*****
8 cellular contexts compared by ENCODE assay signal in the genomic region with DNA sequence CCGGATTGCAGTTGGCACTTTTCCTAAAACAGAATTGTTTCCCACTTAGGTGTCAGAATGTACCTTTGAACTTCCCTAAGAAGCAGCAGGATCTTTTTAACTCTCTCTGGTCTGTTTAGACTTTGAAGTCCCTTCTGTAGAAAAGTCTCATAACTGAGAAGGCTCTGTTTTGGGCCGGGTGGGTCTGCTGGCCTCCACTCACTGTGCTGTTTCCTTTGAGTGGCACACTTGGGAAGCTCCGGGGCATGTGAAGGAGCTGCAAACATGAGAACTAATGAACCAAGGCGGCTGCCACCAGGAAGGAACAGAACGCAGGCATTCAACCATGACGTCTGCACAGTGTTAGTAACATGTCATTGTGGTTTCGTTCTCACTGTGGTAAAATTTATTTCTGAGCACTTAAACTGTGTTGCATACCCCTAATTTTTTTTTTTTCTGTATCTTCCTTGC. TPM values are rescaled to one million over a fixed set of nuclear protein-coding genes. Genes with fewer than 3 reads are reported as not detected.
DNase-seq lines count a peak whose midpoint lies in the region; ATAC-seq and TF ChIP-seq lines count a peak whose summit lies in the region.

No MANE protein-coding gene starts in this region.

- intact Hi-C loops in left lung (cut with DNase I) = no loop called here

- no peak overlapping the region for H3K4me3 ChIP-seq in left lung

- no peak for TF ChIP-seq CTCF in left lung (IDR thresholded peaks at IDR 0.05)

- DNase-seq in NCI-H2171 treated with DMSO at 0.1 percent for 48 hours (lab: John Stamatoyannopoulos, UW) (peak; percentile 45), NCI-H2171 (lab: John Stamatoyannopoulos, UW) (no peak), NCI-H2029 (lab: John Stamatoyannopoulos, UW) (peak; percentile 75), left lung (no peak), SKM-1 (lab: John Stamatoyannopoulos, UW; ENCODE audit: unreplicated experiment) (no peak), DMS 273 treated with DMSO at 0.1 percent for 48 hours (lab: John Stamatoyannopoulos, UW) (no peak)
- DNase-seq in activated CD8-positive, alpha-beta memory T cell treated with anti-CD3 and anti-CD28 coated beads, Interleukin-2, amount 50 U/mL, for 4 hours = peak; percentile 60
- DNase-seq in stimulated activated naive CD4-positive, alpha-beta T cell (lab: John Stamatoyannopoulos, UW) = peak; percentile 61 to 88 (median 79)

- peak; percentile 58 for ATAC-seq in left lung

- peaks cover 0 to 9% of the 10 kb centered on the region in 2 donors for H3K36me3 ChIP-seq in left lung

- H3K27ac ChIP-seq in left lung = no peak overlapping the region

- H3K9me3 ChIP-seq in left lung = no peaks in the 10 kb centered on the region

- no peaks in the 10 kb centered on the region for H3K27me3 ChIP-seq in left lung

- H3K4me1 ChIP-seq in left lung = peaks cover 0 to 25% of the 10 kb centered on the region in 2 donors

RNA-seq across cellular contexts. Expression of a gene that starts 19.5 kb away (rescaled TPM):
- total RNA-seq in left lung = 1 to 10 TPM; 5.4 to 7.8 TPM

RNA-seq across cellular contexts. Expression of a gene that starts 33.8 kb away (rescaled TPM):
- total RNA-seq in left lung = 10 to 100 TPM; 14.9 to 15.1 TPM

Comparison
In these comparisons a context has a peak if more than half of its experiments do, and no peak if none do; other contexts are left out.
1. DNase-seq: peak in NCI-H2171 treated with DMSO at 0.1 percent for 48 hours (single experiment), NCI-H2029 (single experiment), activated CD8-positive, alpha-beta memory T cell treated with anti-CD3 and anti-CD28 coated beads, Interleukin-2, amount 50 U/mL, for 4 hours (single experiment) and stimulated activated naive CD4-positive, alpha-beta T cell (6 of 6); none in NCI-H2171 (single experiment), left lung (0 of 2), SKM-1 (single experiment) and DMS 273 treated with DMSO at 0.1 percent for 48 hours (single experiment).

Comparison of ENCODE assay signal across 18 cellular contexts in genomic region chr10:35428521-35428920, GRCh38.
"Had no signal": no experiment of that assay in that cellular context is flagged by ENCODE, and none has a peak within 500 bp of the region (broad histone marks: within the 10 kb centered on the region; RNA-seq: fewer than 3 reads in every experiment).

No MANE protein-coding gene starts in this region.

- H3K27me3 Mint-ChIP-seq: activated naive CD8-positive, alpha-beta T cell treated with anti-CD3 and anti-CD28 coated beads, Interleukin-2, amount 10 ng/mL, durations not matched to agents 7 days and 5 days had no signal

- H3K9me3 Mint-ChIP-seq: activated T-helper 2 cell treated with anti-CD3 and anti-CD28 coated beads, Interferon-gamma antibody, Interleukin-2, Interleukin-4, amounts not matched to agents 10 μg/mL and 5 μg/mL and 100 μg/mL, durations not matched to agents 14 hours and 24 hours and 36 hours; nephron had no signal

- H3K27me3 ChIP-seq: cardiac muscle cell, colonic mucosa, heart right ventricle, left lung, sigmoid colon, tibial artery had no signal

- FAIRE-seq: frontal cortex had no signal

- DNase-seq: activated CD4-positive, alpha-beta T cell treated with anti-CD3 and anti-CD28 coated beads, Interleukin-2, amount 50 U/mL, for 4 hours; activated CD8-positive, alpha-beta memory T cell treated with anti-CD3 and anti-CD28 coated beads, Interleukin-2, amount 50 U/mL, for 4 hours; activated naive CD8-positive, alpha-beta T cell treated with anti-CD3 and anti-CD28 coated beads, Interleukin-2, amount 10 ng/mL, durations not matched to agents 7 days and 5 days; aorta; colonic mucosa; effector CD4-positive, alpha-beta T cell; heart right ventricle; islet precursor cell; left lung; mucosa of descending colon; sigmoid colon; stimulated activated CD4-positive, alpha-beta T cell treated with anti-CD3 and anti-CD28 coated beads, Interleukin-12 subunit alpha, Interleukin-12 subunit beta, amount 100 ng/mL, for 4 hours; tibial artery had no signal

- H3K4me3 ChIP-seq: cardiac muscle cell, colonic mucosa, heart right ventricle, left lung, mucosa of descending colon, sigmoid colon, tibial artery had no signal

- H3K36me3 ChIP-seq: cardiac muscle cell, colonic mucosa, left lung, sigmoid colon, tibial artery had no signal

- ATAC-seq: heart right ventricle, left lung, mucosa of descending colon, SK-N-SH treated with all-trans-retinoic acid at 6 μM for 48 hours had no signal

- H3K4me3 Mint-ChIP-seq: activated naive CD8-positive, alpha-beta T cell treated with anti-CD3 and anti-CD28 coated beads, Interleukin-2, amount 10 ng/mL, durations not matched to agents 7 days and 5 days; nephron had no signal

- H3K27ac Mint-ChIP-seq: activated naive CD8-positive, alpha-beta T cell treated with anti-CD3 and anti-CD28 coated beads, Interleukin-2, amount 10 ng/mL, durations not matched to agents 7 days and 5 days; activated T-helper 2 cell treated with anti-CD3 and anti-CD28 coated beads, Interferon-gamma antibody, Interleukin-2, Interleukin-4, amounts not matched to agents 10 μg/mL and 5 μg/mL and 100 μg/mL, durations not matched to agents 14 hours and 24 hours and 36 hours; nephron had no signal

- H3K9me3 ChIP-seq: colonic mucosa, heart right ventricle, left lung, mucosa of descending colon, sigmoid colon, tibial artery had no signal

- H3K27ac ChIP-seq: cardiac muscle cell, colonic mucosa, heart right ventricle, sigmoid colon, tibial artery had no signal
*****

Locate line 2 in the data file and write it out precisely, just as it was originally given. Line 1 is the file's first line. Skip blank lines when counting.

DNase-seq lines count a peak whose midpoint lies in the region; ATAC-seq and TF ChIP-seq lines count a peak whose summit lies in the region.